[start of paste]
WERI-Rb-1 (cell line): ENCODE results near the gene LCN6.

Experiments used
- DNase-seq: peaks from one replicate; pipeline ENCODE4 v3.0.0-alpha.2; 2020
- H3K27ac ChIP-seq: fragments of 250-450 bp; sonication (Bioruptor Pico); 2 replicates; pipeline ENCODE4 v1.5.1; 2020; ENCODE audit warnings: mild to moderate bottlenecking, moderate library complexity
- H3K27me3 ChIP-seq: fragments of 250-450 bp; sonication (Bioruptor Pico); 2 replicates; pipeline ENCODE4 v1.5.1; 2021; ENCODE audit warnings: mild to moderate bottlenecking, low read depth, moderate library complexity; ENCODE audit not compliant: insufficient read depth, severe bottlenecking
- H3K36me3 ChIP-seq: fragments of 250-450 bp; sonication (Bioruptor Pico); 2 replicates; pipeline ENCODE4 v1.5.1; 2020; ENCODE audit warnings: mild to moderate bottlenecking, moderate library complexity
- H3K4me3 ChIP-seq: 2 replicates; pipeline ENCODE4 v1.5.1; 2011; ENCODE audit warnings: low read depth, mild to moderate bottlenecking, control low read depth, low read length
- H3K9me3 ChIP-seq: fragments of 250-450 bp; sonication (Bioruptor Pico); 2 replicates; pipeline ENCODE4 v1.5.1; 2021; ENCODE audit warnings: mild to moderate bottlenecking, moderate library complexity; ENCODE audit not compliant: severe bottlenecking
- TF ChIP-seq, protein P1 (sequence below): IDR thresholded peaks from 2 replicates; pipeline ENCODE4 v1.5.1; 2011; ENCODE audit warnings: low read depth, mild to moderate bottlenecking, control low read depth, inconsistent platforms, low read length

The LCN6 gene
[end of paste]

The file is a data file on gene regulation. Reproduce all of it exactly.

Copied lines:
WERI-Rb-1 (cell line): ENCODE results near the gene LCN6.

Experiments used
- DNase-seq: peaks from one replicate; pipeline ENCODE4 v3.0.0-alpha.2; 2020
- H3K27ac ChIP-seq: fragments of 250-450 bp; sonication (Bioruptor Pico); 2 replicates; pipeline ENCODE4 v1.5.1; 2020; ENCODE audit warnings: mild to moderate bottlenecking, moderate library complexity
- H3K27me3 ChIP-seq: fragments of 250-450 bp; sonication (Bioruptor Pico); 2 replicates; pipeline ENCODE4 v1.5.1; 2021; ENCODE audit warnings: mild to moderate bottlenecking, low read depth, moderate library complexity; ENCODE audit not compliant: insufficient read depth, severe bottlenecking
- H3K36me3 ChIP-seq: fragments of 250-450 bp; sonication (Bioruptor Pico); 2 replicates; pipeline ENCODE4 v1.5.1; 2020; ENCODE audit warnings: mild to moderate bottlenecking, moderate library complexity
- H3K4me3 ChIP-seq: 2 replicates; pipeline ENCODE4 v1.5.1; 2011; ENCODE audit warnings: low read depth, mild to moderate bottlenecking, control low read depth, low read length
- H3K9me3 ChIP-seq: fragments of 250-450 bp; sonication (Bioruptor Pico); 2 replicates; pipeline ENCODE4 v1.5.1; 2021; ENCODE audit warnings: mild to moderate bottlenecking, moderate library complexity; ENCODE audit not compliant: severe bottlenecking
- TF ChIP-seq, protein P1 (sequence below): IDR thresholded peaks from 2 replicates; pipeline ENCODE4 v1.5.1; 2011; ENCODE audit warnings: low read depth, mild to moderate bottlenecking, control low read depth, inconsistent platforms, low read length

The LCN6 gene